Multimorbidity: The Link between Type 2 Diabetes and Osteoarthritis

The coexistence of multiple chronic diseases in a single individual, defined as multimorbidity, poses a significant challenge in healthcare as the global population ages. In a collaborative effort, a team of researchers including scientists of DZD partner Helmholtz Munich investigated the link between type 2 diabetes and osteoarthritis. By integrating genetic data and functional information, they identified genes associated with this comorbidity, offering insights into underlying biological processes and potential opportunities for drug repurposing.

© Jerzy Sawluk /

Multimorbidity refers to the simultaneous presence of multiple chronic diseases in a single individual. As life expectancy continues to rise worldwide, multimorbidity is becoming a significant challenge in the healthcare system. Ph.D. candidate Ana Luiza Arruda and her colleagues from the Institute of Translational Genomics led by Prof. Eleftheria Zeggini at Helmholtz Munich collaborated with researchers from the University of Bristol and the University of Manchester to investigate the association between type 2 diabetes (affecting over 430 million people) and osteoarthritis (affecting over 520 million people) (Vos et al., The Lancet 2020). The comorbidity between these two complex diseases represents one of the most common multimorbidity patterns worldwide, a combination of cardiometabolic and osteoarticular diseases. Zeggini’s team has been centrally involved in genomics initiatives around each of the two diseases individually.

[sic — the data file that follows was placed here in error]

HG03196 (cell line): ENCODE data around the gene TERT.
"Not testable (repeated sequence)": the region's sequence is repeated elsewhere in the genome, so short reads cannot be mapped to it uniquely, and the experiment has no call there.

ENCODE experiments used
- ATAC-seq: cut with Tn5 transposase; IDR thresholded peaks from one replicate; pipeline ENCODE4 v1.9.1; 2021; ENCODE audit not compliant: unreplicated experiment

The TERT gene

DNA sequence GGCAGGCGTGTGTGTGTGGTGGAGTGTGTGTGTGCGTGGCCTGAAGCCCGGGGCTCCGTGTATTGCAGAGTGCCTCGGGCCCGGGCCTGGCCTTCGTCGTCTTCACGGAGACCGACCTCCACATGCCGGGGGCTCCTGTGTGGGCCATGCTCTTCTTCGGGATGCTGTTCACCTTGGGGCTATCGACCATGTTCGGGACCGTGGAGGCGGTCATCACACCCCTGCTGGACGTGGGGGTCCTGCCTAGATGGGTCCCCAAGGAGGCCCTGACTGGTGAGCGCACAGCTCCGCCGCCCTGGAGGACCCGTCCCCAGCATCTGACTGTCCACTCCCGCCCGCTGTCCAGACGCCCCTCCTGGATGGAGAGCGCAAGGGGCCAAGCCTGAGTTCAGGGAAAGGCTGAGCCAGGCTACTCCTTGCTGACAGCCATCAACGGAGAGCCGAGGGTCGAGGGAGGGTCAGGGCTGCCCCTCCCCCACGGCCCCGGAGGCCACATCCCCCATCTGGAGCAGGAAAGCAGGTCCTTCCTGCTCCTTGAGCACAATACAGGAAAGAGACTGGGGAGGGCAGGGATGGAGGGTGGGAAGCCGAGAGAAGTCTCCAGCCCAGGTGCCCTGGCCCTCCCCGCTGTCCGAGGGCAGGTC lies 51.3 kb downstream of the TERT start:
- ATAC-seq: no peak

Arruda and the team developed and applied an analytical framework that integrates genotype data, omics and functional information from disease-relevant tissues to identify a list of high-confidence effector genes associated with the comorbidity of type 2 diabetes and osteoarthritis. Thereby, researchers successfully demonstrated a genetic overlap between the two diseases. Their findings offer insights into the biological processes underlying the comorbidity and highlight potential opportunities for drug repurposing and new targets. The approach presented in their publication is applicable to any combination of comorbid diseases and can help improve our understanding of the co-occurrence of these chronic conditions.

“We wished to move the shared genetic risk findings forward into translation opportunities. Given that two-thirds of FDA-approved drugs are supported by genetic evidence, we are excited about the impact this work can have in improving the lives of patients suffering from osteoarthritis and type 2 diabetes,” emphasizes Ana Luiza Arruda, first author of the study. Their genomic findings will increasingly gain importance as the global population continues to age, thereby amplifying the challenges faced by the healthcare system in managing the co-occurrence of chronic conditions.

Original publication:
Arruda et al. (2023): Genetic underpinning of the comorbidity between type 2 diabetes and osteoarthritis. American Journal of Human Genetics. DOI: 10.1016/j.ajhg.2023.06.010